Researcher Blog by PhD Candidate Alison Mayne: The Diversions – Adventures in remaking 20th Century Dress & Wearing Your Research …
About the author
Alison Mayne is a doctoral candidate in the Art & Design Research Centre (ADRC) and a Scotland-based amateur maker in knit and crochet. Alison’s research focuses on women’s crafting experiences and perceptions of well-being shared through social media and is diverted by what may be learnt through remaking historical dress.
Alison works as an Associate Lecturer in Fashion Theory at Sheffield Hallam University and as tutor in Design and Screen Cultures at the University of Edinburgh.
In the final stages of her PhD, Alison Mayne has been indulging in a little extra-curricular ‘academic curiosity’ resulting in two conference papers on remaking historical dress. In this post, Alison discusses wearing her research and reflects on the political significance sewing one’s own clothes.
It may seem an odd moment to announce myself as a ‘folkie’ – but bear with me, it’s relevant. I love traditional music, with English and Scottish folk filling our house most of the time. One band I listen to a great deal is The Unthanks – especially a range of albums they called ‘The Diversions’. These were collections of trad songs they loved and wanted to rearrange, creating three CDs in the four years they were supposed to be producing new, self-penned recordings.
Likewise, the two projects I explore in this blog post are known as my ‘diversions’ – pockets of interest which have fed my personal and academic curiosity when, as someone with a final chapter left to refine on my PhD thesis on knitting, Facebook and wellbeing, I possibly should have been at my desk redrafting (or at the very least, posting #amwriting updates on Twitter). These digressions took time to craft, but the calculation of moving into the reading for or writing of another paper (and out again, back into thesis mode) was absolutely worth it. Working on the principle that a PhD is a beginning rather than an end, it is those shiny, exciting diversions that can perhaps remind us that there is a world of research out there which can lead to new adventures post-PhD, as well as help to retain a sense of play and joy in our work.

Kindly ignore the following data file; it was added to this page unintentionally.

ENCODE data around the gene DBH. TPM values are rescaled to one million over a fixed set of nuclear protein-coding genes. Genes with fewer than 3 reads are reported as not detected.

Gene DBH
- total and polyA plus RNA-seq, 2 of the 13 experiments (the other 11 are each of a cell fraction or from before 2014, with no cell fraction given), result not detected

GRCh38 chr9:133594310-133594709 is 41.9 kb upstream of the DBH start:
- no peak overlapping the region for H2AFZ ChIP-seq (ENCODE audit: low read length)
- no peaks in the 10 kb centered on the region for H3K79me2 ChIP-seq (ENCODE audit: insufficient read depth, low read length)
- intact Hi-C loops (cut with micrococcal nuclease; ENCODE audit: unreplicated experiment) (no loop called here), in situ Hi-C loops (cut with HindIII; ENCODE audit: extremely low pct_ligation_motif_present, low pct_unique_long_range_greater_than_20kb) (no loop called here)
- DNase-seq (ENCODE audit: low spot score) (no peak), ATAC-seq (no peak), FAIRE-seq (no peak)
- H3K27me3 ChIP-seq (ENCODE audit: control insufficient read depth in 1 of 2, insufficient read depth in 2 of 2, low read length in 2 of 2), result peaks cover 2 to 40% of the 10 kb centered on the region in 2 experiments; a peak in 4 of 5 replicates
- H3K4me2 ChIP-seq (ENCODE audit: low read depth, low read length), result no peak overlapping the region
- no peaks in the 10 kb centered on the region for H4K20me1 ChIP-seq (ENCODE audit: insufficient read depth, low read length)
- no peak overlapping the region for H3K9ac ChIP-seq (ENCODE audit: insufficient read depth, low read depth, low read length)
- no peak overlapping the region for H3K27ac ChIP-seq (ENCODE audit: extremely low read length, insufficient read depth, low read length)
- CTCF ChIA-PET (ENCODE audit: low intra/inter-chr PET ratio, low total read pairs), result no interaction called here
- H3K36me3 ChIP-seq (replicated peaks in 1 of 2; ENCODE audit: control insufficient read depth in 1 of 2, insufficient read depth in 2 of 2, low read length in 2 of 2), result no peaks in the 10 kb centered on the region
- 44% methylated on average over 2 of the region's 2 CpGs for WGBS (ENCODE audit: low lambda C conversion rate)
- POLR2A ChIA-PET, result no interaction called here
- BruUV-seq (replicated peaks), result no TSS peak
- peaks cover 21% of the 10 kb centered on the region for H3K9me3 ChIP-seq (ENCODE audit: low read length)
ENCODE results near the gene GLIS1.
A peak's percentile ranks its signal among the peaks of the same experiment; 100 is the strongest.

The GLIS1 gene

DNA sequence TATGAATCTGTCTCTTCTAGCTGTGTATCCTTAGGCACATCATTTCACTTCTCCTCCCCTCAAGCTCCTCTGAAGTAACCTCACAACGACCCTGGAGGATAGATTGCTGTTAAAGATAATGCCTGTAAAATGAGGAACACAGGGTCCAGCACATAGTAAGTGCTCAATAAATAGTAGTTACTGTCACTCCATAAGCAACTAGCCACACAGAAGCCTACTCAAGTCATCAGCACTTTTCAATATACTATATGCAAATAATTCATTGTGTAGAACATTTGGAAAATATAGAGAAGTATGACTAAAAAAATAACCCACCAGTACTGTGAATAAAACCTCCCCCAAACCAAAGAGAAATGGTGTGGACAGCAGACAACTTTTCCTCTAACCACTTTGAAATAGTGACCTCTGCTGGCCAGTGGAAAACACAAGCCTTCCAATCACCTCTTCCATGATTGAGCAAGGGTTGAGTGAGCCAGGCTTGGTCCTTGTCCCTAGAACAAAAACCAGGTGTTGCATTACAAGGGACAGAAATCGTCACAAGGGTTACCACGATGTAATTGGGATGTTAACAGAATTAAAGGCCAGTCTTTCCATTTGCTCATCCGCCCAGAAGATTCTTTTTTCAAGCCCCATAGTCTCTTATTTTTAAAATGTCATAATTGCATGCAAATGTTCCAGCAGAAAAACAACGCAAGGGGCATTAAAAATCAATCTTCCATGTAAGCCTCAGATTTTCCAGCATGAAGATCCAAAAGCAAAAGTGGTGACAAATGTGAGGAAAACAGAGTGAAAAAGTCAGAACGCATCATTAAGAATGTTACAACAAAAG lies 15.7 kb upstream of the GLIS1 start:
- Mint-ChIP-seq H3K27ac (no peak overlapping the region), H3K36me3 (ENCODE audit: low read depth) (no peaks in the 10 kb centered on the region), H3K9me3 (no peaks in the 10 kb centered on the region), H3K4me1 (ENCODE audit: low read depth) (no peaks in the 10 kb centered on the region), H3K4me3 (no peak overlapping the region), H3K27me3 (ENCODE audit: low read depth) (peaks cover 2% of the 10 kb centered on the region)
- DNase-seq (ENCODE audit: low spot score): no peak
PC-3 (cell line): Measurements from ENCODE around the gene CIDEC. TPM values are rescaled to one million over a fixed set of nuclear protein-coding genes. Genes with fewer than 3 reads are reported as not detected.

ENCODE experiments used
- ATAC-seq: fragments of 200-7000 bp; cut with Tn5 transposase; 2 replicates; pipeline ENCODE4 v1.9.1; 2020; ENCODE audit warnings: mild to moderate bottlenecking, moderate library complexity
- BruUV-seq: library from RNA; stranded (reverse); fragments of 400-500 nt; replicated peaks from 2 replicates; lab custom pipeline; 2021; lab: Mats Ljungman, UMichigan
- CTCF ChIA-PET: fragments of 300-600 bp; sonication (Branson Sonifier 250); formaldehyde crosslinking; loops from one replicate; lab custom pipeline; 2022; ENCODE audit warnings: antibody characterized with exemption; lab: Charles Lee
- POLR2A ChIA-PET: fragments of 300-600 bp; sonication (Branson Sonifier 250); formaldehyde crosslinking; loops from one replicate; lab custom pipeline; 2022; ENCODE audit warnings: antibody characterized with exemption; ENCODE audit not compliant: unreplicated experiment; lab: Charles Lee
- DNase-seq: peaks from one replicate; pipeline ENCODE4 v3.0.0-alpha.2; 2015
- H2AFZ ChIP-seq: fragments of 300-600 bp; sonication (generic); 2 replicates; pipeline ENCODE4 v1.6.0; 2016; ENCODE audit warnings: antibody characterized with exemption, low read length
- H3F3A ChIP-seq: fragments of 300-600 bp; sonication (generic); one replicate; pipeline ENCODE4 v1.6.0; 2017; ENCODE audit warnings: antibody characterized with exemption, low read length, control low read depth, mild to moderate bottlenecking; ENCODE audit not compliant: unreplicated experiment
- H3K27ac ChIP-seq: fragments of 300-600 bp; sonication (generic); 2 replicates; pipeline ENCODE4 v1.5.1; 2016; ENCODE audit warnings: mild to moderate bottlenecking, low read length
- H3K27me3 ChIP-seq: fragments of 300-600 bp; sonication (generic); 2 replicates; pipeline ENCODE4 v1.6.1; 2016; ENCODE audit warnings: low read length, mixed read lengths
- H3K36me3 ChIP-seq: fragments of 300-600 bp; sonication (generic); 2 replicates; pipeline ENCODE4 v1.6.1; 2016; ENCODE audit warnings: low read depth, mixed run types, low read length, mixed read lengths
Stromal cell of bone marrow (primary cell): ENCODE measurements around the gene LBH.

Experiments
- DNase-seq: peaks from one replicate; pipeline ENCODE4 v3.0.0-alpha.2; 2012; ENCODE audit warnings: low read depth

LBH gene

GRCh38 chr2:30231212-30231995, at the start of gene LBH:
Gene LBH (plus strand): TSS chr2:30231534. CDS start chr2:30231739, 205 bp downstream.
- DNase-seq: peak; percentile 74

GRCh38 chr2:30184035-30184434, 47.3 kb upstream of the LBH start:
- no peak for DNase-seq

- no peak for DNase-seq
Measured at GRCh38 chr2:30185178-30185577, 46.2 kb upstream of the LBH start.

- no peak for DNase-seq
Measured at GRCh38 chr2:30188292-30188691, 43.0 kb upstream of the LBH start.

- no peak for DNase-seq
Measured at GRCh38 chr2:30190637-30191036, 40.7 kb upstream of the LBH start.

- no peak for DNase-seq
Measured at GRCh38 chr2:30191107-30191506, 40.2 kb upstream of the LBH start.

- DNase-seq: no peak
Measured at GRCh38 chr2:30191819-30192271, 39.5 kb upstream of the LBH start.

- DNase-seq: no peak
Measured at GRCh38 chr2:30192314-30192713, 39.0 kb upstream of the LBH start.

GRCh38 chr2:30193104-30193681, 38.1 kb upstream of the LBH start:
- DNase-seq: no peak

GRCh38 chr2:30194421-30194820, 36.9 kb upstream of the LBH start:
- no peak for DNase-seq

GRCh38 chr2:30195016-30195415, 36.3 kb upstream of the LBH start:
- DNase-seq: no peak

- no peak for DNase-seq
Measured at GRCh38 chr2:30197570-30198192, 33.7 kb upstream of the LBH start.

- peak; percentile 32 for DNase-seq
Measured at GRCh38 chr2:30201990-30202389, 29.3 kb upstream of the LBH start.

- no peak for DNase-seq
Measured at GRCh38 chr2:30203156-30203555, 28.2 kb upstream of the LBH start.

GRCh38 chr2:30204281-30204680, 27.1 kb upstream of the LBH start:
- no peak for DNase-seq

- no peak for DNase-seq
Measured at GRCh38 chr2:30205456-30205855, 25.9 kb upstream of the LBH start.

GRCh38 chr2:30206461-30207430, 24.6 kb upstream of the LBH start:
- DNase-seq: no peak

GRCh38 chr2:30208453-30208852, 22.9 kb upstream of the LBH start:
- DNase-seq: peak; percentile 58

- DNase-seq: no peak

Hacking the Russians: Experiments in C21st sustainable fashion using the designs of Nadezdha Lamanova and Vera Mukhina
Decorating Dissidence – Feminism, Modernism and the Arts
Queen Mary University London, 3-4 November 2017
November last year saw me wearing two examples of ‘new soviet dress’ at a conference in south London. These multi-piece garments were drafted from the 1923 text ‘Art in Everyday Life’, a supplement for Moscow’s Red Field magazine, where the designs of Nadezdha Lamanova – illustrated by the famous sculptor Vera Mukhina – had been reproduced to encourage people of the new regime to wear clothing suitable for their labour (Wolfsonian, 2018). In this, I had been inspired by the work of Dr Serena Dyer (2014) in working through a sensory methodology in remaking historical fashion as a way of understanding the processes of domestic amateur dressmakers. I had also been influenced by Dr Amy Twigger-Holroyd (2017) in considering the concept of a fashion ‘commons’ where dress across geography and history can be accessed as a resource to help recontextualise how we interact with material culture in making by hand.